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Do Your Beliefs Empower You or Limit You?

Do Your Beliefs Empower You or Limit You?

Do Your Beliefs Empower You or Limit You

    What if it Just Ain’t True?

    A few years ago one of my friends accidentally discovered that his dad was in fact not his dad at all. Ouch. At twenty seven years of age, he discovered that something he absolutely knew (not thought, hoped, or wished) to be fact, was in reality, not true at all. Let’s just say that his reaction wasn’t a totally positive one. It never occurred to him that his ‘truth’, may in fact, be a big lie. A well-meaning lie (his mum had tried to protect him). A noble lie (is there such a thing?). But a major deception nonetheless.

    What if you were to wake up tomorrow and discover that something you’ve believed (thought to be absolute fact) for years, simply wasn’t true? Completely and utterly false. You weren’t even close. How would you feel? Mad? Betrayed? Confused? Stupid? Maybe a little of each? Could it be that some of us hold on to certain beliefs in order to avoid the above feelings? After all, imagine having to unlearn something we’ve believed for decades? That would be quite the mental and emotional challenge, wouldn’t it?

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    We’ve spoken about beliefs many times here at me-dot-com but today I want to give you a little something to chew on, think about and discuss; if you feel so inspired.

    Some questions for you:

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    1. Is it possible that you’ve ‘learned’ certain things over the years that are, in fact, false? Is it maybe even likely?
    2. Is it possible that some of your (self-limiting) beliefs are the very things which stop you from fulfilling (or at least, exploring) your potential, making certain decisions, taking chances and possibly finding happiness?
    3. Did you consciously choose and develop your own beliefs, or did you simply adopt ”hand-me-downs” from somebody else? (Many people do this). But Craig, why wouldn’t I believe dad? He knows and I trust him, so his beliefs become mine – consciously or not. Intentionally or not. Besides, I wouldn’t want to offend him would I?
    4. Is it possible that you’ve believed certain things (seen the world in a particular way) for so long that the very thought of questioning some of your long-held beliefs makes you feel (1) uncomfortable, (2) anxious, (3) disloyal, (4) unfaithful, or perhaps even (5) overwhelmed?
    5. Have you ever been coerced, pressured or expected to believe certain things, and because of those imposed beliefs you have been compelled to adhere to certain standards, rules and behaviours? Even though deep down you resented it?
    6. Have you ever felt like questioning certain beliefs (to others) but held your tongue in order to keep the peace and avoid potential confrontation? (Why bother – it will only create problems?).
    7. For the most part, do your beliefs empower you or limit you?

    Breaking Free

    Sometimes beliefs are like handcuffs or leg irons. They restrict movement, potential, exploration and of course, freedom. Freedom to learn, grow and change. They keep us in the custody of something or someone. You know what I mean.

    One of the most liberating, empowering and cathartic things we can do as authors of our own lives is to question our beliefs. Not for the sake of being different, difficult or rebellious, but for the sake of learning who we are, what we are and what we really believe beyond the social conditioning, the weight of expectation, the years of mental and emotional programming and beyond the pressure of group thinking.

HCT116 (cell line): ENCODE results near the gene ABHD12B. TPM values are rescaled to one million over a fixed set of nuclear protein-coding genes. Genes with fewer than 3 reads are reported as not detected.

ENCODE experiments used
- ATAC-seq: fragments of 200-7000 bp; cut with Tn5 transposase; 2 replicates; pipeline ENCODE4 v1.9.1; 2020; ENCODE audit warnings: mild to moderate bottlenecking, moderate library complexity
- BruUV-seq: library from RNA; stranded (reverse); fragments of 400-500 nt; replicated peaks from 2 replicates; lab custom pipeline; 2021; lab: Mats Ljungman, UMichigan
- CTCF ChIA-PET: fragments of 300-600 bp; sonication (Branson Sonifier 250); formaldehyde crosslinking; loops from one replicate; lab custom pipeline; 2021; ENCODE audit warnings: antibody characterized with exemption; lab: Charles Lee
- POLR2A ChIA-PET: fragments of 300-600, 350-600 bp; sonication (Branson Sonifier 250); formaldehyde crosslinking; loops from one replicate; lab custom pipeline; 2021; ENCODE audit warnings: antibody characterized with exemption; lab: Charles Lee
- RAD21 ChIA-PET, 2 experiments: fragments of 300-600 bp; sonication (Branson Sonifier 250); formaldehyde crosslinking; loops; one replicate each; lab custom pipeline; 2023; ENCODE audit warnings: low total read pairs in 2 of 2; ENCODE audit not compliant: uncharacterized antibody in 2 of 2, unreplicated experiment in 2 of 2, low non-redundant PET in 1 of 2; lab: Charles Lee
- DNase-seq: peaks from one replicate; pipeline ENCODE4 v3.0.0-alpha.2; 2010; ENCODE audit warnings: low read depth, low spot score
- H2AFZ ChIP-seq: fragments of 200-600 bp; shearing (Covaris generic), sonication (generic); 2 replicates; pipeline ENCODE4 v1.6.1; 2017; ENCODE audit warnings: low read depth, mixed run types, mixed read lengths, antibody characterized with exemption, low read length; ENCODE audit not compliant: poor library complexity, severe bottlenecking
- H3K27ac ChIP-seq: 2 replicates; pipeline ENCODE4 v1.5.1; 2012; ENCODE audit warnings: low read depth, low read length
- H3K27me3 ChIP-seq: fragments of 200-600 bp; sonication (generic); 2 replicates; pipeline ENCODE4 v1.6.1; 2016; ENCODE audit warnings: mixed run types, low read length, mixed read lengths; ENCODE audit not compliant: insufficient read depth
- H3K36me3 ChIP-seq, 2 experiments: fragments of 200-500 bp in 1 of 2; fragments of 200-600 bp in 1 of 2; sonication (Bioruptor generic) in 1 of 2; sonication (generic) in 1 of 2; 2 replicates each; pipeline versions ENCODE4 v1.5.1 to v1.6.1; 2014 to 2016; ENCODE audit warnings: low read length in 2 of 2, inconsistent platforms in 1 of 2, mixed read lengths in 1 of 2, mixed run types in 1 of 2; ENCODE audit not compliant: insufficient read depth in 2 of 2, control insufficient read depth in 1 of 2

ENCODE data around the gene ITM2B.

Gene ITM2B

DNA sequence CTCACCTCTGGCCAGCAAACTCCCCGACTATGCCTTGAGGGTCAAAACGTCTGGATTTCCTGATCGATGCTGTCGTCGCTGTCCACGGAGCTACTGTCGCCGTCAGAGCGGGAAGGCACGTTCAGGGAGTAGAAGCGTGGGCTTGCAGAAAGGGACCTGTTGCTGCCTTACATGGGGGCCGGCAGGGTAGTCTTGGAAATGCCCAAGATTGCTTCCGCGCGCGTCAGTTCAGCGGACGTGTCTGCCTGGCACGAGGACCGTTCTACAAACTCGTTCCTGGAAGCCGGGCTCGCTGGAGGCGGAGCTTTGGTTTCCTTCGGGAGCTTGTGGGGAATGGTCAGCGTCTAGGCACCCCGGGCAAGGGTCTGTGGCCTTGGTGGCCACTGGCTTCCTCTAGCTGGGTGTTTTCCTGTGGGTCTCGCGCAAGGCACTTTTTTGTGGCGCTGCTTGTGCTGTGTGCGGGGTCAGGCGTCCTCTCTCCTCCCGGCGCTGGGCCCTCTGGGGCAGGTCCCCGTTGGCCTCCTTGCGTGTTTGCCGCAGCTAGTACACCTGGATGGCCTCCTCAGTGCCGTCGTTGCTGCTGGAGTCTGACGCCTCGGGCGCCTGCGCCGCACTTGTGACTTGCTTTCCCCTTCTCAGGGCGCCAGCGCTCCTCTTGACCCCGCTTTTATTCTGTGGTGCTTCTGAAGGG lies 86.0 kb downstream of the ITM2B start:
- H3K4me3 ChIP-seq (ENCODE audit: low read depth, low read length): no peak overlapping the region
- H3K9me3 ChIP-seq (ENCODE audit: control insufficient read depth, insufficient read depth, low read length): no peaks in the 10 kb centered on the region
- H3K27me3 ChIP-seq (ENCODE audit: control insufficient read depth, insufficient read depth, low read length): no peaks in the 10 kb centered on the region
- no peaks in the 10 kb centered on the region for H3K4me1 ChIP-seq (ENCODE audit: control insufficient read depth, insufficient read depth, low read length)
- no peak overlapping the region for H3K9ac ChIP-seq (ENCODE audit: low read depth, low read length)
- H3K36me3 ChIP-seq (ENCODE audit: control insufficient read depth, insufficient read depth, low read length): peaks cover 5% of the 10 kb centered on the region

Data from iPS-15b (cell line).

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    After all, our beliefs determine our choices and behaviours (for the most part) and our choices and behaviours determine the kind of results we produce in our world. So why wouldn’t we? Is it time for you to do a little unlearning?

    Tell me about what you’ve unlearned lately.

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    Craig Harper

    Leading presenter, writer and educator in the areas of high-performance, self-management, personal transformation and more

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    Last Updated on November 11, 2019

    How to Improve Memory and Boost Your Brainpower

    How to Improve Memory and Boost Your Brainpower

    Have you ever noticed that some people are able to effortlessly remember even the most mundane details and quickly comprehend new things? Well, you can too!

    To unlock the full potential of your brain, you need to keep it active and acute. Wasting time on your couch watching mindless television shows or scrolling through facebook is not going to help.

    Besides getting out flashcards, what can you do to help remember things better and learn new things more quickly? Check out these 10 effective ways on how to improve memory:

    1. Exercise and Get Your Body Moving

    Exercising doesn’t just exercise the body, it also helps to exercise your brain. Obesity and the myriad of diseases that eventually set in as a result of being overweight can cause serious harm to the brain.

    Furthermore, without regular exercise, plaque starts to build up in your arteries, and your blood vessels begin to lose the ability to effectively pump blood. Plaque buildup leads to heart attacks and it also reduces the amount of oxygen and nutrients that your blood carries to your brain. When the nutrients don’t make it there, the brain’s ability to function is compromised.

    To prevent this from happening, make sure you get moving every day. Even if it’s just a brisk walk, it’ll help you maintain and increase your mental acuity. Brisk walking, swimming and dancing are all excellent activities. Take a look at these 5 Ways to Find Time for Exercise.